I grew up in Rossland, British Columbia, playing hockey in the winter and soccer in the summer, and at a young age enjoyed both sports equally. As I grew older, I began to lean toward playing more soccer, both because I was better at it and because it sparked images in my mind of wild cheering crowds in the far-off stadiums of exotic places like Sheffield and Bilbao and Mönchengladbach, which intrigued me more than what was close and local and familiar.
But I have never stopped loving hockey, Canada’s favourite sport. Ever since leaving my home country to travel the world, I have kept tabs on how badly the Canucks (my favourite NHL team) are losing. And whenever the Canadian national team is playing in the Olympics, I make sure to get to the nearest TV screen, even if the puck drops at 3:00 in the morning.
Because I still play soccer, but stopped playing hockey competitively at 17, writing Bench Brawl involved a fascinating journey back through some of my most vivid childhood memories. Driving home from a tournament in Osoyoos with my mother and sister through a raging blizzard. Sitting in the ancient pine penalty box in Castlegar after taking my first cross-checking penalty. Trudging through the snow to the Rossland Arena as a 7-year-old, fully dressed (including skates and skate-guards) because the family car wouldn’t start.
Certain memories have appeared in some form in Bench Brawl. The trip to Vancouver in the novel is actually an amalgam of two trips I took at two different stages of my childhood. The first trip, when I was 8, gave my Novice team a chance to play during the first intermission of a Canucks-Kings NHL game. Check the photos below for the terrifying neon-pink team caps that we wore on the bus. The second was the Bantam B Provincial Championships, which the team entered when I was 16. Our team arrived unranked but ended up steamrolling everyone en route to the final, where we unfortunately ran out of steam and lost something like 10-2 to North Delta. I scored my team’s second goal in that game, with my whole family watching. It was the one goal I scored in the tournament and I’m still pretty sure that it only went in because the Delta goalie had fallen asleep!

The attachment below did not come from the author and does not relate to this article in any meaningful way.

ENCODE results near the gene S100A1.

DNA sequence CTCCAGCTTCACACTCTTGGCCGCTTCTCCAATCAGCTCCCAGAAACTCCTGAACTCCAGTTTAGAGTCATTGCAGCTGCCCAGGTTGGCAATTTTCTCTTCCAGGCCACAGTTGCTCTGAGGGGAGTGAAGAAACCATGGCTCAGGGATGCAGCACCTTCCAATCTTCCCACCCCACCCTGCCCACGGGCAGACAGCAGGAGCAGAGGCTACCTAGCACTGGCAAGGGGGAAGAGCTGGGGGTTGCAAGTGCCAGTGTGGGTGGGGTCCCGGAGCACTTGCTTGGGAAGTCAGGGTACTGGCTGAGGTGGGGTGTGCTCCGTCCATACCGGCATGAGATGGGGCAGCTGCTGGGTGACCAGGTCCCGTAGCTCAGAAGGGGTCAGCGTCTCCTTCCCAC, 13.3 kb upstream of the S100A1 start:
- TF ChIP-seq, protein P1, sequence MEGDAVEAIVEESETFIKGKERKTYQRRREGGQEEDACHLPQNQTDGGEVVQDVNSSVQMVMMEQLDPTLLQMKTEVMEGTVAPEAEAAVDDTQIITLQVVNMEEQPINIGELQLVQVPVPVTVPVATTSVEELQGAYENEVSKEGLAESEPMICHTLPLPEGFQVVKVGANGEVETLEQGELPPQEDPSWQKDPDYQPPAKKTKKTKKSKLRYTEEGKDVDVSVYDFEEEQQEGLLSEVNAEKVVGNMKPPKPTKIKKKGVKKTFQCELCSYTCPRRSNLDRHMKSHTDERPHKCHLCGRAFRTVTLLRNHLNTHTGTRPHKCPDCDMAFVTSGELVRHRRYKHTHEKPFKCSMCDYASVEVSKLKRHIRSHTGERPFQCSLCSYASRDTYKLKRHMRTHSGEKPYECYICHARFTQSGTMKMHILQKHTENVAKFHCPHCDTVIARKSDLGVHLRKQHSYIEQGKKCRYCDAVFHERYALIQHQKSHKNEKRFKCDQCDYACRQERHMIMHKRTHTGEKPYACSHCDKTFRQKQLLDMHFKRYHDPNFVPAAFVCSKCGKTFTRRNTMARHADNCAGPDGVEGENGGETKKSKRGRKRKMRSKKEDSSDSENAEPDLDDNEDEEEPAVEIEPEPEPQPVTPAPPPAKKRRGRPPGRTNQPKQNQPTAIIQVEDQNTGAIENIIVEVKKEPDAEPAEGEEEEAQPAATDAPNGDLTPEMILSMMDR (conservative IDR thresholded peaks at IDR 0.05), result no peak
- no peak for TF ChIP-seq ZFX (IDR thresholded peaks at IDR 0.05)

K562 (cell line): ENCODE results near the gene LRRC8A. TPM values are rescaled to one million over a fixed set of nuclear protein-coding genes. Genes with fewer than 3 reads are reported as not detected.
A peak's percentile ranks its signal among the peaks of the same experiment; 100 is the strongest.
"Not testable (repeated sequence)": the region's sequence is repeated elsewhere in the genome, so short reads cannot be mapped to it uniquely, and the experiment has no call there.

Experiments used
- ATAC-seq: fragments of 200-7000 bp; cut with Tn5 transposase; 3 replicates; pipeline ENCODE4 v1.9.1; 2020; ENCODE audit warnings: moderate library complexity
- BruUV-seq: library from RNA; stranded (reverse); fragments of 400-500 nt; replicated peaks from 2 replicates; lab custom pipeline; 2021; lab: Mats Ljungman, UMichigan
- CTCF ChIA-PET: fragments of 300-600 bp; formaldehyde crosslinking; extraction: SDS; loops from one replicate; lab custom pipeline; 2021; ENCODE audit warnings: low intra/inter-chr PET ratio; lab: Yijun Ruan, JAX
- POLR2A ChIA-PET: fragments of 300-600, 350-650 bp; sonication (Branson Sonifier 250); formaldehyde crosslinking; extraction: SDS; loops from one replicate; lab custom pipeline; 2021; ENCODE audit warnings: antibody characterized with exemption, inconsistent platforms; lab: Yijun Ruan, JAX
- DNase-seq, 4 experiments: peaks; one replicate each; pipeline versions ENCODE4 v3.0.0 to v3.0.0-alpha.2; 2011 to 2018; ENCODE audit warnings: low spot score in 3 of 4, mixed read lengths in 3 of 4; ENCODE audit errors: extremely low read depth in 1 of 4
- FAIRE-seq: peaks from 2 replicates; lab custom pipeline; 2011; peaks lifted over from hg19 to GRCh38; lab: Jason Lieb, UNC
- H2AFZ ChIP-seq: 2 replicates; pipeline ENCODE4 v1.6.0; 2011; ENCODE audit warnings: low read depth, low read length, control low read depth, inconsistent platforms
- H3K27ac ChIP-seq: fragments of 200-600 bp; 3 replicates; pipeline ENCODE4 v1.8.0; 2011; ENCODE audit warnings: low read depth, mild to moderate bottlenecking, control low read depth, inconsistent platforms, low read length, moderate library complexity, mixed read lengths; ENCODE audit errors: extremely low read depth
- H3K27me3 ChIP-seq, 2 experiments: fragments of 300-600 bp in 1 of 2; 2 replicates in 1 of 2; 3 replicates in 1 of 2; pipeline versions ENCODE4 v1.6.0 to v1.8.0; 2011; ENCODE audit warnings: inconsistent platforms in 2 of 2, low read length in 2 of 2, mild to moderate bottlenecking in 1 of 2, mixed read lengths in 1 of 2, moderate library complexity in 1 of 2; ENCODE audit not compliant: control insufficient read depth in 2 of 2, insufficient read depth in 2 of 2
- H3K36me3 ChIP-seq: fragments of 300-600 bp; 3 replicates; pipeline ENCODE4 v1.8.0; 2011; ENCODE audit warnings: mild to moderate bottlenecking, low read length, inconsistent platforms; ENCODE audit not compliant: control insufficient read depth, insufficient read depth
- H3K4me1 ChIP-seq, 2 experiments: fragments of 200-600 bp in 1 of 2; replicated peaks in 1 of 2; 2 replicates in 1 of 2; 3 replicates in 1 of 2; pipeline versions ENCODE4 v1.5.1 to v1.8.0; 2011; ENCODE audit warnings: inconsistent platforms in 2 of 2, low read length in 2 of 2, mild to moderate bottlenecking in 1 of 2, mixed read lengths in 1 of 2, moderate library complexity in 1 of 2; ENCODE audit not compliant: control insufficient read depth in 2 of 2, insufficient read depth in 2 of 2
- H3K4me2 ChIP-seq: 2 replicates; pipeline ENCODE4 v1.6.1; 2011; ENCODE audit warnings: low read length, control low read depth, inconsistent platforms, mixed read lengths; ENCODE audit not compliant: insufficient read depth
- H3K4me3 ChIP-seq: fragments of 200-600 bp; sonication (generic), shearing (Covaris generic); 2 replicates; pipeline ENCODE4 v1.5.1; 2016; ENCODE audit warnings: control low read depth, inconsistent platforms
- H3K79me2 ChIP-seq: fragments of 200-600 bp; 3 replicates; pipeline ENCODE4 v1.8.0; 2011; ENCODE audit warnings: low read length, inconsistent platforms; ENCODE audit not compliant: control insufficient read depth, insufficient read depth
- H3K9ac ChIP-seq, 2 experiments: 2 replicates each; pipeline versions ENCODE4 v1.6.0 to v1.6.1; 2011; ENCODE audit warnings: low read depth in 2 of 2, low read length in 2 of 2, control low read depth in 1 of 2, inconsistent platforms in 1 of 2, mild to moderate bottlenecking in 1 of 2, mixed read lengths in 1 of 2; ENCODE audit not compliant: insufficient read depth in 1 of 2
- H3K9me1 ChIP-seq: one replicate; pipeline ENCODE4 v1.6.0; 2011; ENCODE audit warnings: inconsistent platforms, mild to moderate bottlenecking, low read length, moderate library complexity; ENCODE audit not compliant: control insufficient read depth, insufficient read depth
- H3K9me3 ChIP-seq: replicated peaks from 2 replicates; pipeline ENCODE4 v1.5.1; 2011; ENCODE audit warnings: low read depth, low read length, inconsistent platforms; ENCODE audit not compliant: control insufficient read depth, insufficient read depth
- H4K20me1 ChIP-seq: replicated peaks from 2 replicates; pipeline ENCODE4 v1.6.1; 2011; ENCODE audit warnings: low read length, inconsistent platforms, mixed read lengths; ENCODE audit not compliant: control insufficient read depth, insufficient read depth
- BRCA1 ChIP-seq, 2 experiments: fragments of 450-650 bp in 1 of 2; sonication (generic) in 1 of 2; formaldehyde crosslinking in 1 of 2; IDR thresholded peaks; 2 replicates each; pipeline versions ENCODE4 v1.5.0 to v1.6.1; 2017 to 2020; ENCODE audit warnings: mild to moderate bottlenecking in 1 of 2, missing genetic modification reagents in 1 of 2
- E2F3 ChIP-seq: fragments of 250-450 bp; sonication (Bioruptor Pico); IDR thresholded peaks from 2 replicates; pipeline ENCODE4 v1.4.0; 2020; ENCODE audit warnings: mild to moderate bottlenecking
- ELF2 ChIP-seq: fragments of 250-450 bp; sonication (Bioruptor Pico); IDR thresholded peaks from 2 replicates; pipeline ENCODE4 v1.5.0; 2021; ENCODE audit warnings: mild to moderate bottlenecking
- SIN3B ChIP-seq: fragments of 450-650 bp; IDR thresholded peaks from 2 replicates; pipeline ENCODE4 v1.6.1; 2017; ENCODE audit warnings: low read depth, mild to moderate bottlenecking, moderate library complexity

Another memory- less distinct perhaps, but nonetheless vivid – involves hours and hours out on the street, slapping mouldy old tennis balls at a wobbly metal net with my brother and my friends. As much as I enjoyed “real” hockey, something about those pickup games remains in my mind, and so they too make an appearance in Bench Brawl, as they did in Breakaway, when Adam and his younger brother Jonah “take shots” in their driveway (Jonah, like my younger brother, is required to wear a blue helmet, with face-mask, as pictured below).
I sincerely hope that Bench Brawl will be a story that young hockey players and readers can thoroughly enjoy, and that it will inspire them to tell their own sports stories, now and in the future.